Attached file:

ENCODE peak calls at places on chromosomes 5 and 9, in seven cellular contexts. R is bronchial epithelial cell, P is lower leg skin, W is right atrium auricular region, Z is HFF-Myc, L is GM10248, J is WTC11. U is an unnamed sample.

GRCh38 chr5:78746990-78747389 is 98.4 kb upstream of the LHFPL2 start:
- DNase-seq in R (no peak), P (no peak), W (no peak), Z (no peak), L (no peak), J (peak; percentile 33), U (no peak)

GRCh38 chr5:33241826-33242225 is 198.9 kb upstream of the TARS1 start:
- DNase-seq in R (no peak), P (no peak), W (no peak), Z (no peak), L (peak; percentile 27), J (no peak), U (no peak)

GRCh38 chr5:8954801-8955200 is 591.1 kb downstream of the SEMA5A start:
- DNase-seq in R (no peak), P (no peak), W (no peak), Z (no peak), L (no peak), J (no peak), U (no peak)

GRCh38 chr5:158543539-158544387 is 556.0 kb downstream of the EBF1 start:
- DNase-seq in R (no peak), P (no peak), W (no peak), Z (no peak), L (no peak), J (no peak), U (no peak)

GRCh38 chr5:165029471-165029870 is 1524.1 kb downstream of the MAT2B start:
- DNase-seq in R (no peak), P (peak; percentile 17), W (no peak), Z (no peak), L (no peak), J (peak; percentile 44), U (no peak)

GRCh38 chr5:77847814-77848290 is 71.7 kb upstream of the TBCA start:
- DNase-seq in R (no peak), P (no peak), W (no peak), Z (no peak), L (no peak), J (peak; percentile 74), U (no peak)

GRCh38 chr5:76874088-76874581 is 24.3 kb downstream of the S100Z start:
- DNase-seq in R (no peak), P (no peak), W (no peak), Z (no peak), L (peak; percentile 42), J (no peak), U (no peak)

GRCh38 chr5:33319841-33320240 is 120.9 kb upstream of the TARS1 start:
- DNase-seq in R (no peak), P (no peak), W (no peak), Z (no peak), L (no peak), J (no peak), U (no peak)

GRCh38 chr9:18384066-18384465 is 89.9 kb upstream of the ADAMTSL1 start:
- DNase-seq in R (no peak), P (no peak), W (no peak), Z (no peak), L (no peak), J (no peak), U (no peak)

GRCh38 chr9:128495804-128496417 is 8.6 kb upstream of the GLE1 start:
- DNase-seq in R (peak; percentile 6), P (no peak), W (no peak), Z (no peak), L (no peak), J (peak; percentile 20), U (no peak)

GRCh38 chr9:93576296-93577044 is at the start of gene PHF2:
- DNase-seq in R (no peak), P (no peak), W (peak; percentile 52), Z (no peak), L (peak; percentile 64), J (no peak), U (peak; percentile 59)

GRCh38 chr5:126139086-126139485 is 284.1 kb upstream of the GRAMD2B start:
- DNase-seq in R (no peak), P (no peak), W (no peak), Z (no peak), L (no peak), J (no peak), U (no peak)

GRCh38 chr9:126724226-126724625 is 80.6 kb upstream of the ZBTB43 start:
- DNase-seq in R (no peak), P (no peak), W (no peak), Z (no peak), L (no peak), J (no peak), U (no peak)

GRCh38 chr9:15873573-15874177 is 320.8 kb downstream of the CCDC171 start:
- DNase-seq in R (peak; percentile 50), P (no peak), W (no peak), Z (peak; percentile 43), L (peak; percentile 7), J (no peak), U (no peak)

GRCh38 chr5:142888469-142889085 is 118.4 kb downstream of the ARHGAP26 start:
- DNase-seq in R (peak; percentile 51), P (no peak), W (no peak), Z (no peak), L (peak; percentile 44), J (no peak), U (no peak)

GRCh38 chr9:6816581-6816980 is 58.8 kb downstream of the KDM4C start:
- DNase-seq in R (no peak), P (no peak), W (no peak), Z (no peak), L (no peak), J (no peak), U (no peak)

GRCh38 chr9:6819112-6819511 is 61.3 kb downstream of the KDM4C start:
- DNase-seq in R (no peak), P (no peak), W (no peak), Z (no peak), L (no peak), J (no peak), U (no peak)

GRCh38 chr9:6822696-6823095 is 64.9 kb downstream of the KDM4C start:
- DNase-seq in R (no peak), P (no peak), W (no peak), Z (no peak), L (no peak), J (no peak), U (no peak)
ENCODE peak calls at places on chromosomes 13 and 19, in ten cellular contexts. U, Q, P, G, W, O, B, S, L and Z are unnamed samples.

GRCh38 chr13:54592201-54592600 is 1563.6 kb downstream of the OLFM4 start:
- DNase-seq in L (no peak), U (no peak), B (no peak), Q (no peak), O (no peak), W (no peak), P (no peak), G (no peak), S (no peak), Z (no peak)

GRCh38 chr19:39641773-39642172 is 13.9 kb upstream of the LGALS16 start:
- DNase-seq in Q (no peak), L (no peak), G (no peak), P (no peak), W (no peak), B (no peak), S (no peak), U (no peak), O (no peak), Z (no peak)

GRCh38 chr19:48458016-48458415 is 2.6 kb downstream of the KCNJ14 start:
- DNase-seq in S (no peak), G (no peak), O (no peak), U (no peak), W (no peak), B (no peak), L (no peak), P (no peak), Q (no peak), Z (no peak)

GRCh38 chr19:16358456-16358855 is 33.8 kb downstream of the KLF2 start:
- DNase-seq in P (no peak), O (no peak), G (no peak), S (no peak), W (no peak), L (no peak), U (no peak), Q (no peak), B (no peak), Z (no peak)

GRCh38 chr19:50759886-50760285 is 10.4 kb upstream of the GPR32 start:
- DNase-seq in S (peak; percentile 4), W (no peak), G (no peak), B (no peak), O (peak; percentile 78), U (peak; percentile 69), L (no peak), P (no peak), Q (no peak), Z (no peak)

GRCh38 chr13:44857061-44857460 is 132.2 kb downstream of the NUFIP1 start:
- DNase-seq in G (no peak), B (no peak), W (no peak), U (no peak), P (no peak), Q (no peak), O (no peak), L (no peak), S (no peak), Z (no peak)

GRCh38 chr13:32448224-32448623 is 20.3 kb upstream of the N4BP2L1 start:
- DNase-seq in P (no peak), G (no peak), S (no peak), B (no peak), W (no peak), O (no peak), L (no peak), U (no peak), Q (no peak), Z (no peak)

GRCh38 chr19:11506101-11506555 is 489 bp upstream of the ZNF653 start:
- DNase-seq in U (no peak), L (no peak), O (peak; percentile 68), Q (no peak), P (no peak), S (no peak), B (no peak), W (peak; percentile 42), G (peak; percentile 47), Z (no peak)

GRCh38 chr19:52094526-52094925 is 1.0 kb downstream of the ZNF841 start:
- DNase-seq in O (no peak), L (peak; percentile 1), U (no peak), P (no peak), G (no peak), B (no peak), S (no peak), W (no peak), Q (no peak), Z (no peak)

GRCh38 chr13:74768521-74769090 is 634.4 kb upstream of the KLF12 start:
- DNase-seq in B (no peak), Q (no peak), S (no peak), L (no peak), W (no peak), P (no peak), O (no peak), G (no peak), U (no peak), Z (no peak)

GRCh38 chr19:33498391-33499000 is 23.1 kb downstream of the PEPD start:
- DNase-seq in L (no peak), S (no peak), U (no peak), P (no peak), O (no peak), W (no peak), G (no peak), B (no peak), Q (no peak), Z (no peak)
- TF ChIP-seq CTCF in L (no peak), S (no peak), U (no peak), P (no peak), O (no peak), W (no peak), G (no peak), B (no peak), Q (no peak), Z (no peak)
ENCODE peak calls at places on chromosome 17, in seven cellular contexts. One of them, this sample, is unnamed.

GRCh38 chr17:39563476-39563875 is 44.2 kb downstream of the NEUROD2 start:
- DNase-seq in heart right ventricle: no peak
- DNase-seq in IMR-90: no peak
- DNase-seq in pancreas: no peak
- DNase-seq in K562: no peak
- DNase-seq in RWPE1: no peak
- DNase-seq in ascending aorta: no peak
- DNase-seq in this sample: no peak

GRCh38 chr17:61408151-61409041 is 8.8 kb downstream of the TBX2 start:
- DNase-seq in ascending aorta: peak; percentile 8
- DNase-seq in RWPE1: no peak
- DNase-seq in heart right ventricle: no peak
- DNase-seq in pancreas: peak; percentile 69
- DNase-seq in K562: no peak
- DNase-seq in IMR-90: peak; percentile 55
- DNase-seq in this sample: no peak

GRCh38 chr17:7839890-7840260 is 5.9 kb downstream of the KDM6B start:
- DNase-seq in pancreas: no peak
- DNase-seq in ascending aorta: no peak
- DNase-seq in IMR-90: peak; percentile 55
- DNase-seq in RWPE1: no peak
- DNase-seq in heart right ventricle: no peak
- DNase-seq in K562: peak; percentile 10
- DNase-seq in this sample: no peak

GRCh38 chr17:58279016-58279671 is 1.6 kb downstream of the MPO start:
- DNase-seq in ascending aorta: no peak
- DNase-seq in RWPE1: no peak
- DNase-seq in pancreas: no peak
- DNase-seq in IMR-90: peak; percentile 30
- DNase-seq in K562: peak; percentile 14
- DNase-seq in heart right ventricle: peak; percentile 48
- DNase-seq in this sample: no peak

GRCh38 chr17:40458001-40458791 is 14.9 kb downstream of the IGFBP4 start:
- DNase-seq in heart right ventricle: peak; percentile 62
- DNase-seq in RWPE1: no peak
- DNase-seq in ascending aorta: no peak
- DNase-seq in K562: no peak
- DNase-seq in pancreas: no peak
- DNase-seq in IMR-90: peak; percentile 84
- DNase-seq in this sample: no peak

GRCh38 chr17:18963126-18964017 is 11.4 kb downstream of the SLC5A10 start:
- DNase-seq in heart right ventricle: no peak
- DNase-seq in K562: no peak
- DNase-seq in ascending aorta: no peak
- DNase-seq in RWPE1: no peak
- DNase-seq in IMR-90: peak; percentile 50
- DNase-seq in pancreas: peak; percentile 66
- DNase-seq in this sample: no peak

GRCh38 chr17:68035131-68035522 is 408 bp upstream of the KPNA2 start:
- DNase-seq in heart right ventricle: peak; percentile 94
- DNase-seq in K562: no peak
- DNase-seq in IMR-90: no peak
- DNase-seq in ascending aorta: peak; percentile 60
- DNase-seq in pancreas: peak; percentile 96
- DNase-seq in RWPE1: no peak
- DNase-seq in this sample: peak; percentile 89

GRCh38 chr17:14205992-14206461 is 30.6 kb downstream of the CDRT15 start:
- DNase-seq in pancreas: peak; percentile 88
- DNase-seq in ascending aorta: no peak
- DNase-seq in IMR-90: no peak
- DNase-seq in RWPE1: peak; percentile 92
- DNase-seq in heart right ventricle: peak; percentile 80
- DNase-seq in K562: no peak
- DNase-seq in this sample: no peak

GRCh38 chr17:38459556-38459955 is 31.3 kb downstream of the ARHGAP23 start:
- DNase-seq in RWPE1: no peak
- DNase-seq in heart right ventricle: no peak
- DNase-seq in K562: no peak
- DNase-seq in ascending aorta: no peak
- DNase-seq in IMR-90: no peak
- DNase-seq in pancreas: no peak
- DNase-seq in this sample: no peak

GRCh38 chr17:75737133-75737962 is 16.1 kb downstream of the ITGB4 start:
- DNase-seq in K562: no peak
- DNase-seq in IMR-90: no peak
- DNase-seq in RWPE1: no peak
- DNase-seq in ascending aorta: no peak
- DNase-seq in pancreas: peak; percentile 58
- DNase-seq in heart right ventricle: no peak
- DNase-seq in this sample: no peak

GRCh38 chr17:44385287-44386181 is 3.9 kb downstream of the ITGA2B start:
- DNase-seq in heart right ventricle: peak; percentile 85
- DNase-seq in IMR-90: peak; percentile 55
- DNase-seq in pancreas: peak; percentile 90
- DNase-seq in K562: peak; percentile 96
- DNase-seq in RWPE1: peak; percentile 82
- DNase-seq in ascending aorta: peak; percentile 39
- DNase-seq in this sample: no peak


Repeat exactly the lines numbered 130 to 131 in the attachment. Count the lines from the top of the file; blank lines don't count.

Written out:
- DNase-seq in K562: no peak
- DNase-seq in ascending aorta: no peak